I would not say that I go into a trance, precisely, but rather that I let go of everything, worries and regrets and anxieties, until I feel purified and made ready to present my prayers to God. Then each bead becomes a prayer, first of praise and thanksgiving, then of petition or intercession—prayers for individuals who are sick, who are in torment, who grieve for loved ones, et cetera—and for myself, to ask God that my endeavors be not willful or prideful but loving and pure. And then I offer prayers of thanksgiving, that God has answered my prayers, knowing my need even before it was presented to him.

Me: Do you feel that you are using the Rosary inappropriately?

Sister Alma Rose: Prayer is never inappropriate.

And thus endeth my interview with Sister Alma Rose, and she proceeds to place two packs of cards on the table because she has promised to teach us to play bridge, because Pablo’s parents and mine play bridge together, and we think it is very grown-up, and it must be fascinating and intense because during bridge is the only time my father smokes cigarettes and takes the Lord’s Name In Vain.

Miscellaneous Playing Cards

Image by incurable_hippie via Flickr

 

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The Mysteries

Was Mary a Virgin?

The Annunciation, by Fra' Filippo Lippi, 1443

The Annunciation, by Fra' Filippo Lippi, 1443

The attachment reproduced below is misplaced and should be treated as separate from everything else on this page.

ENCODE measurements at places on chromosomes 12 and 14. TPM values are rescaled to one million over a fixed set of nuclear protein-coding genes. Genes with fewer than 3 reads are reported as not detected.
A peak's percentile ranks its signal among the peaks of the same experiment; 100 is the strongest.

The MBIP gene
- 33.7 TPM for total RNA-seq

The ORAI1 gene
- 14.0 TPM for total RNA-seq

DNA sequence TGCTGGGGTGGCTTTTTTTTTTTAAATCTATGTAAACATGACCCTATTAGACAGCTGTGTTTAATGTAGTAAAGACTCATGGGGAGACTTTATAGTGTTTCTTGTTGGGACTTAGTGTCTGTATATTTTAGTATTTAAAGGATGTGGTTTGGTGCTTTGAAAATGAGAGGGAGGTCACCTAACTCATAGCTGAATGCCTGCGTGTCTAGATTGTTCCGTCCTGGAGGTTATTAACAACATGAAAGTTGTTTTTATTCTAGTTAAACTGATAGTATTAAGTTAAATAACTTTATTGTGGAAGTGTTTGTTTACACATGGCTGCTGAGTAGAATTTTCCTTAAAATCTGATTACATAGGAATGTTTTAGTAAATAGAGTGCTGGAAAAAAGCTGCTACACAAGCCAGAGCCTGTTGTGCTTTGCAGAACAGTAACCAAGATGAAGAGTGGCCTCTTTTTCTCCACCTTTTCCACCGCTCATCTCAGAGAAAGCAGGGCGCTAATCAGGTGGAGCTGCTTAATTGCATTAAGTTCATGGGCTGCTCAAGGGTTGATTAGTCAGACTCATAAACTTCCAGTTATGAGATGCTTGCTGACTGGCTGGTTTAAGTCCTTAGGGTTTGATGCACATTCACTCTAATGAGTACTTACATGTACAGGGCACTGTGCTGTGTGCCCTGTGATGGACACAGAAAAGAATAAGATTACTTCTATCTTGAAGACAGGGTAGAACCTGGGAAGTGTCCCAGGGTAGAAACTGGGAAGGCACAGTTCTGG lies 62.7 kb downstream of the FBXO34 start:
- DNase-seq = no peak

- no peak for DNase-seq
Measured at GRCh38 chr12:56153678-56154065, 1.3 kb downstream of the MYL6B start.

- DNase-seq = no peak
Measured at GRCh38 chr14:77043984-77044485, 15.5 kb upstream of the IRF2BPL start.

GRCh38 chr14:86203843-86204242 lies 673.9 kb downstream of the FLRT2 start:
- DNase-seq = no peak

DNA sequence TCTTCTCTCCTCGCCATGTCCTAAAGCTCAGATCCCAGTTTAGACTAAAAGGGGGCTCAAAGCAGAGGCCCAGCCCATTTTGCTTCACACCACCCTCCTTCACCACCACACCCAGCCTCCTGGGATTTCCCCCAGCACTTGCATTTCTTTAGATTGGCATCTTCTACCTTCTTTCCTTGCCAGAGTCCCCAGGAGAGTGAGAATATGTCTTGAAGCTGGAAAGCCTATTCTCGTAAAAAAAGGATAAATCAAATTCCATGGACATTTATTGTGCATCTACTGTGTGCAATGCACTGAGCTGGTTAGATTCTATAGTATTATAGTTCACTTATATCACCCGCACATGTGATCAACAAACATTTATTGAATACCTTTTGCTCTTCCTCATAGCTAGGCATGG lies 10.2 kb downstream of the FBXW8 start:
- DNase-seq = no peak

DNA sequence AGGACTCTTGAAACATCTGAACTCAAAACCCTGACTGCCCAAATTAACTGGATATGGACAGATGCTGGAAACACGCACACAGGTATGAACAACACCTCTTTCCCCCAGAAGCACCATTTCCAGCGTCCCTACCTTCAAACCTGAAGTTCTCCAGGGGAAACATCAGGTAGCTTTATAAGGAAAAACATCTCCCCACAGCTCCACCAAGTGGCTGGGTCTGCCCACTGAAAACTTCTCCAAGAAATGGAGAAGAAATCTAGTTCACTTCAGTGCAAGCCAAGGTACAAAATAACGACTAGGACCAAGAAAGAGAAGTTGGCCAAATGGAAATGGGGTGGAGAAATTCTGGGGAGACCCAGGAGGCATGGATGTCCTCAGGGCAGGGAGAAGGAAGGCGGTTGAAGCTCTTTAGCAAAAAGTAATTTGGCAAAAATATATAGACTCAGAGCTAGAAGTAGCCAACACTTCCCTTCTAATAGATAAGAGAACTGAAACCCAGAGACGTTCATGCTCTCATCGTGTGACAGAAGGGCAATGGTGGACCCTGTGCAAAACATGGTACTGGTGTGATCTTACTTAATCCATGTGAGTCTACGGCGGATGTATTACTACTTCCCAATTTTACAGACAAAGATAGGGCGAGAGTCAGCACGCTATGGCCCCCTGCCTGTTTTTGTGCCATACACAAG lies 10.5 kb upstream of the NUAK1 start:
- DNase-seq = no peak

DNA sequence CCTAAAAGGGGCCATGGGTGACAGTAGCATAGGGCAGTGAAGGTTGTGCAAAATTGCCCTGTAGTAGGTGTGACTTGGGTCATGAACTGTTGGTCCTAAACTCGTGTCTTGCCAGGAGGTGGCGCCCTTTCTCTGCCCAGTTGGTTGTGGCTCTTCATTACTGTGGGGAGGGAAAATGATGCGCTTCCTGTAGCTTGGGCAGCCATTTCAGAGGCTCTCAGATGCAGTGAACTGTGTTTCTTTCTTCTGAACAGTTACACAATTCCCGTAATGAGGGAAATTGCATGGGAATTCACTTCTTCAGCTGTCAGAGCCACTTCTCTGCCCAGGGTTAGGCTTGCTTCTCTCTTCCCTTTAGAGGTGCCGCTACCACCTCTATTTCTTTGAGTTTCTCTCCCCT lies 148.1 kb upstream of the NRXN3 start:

Sometimes when I ask Sister Alma Rose a question and she doesn’t want to answer, or (rarely) she doesn’t know the answer, she says, “Honey, it’s one of the Mysteries.” Usually it’s a question about God or the Afterlife. If it’s a scientific question, like why did God make cockroaches, Sister Alma Rose might take me to the library and we both learn about The Cockroach’s Place in the Ecosystem, and, even after I understand, I still think cockroaches were one of God’s Mistakes, like Muffy Shea, who picks her nose and eats her boogers ALL the TIME, even in French class.

Marine ecosystem near Hawaii, U.S. NOAA

Marine ecosystem near Hawaii, U.S. NOAA

Back when Pablo and I were 7 or 8 years old and we were playing Uno with Sister Alma Rose on her big wraparound porch with the grass-green floor and the grass-green wicker table and chairs, Pablo tells Sister Alma Rose that his mama and daddy have had a great big fight and they are not speaking to each other because Pablo’s daddy believes that Mary, the mother of Jesus, was a virgin, exactly like it says in the Bible, and Pablo’s mama believes that Mary was absolutely not a virgin and that the Holy Spirit did not impregnate her, and the whole idea, Pablo’s mama says, is “sick and wrong,” and Pablo says it is getting so he hates the Christmas season because every year his mama and daddy don’t speak from the beginning of Advent until after Epiphany.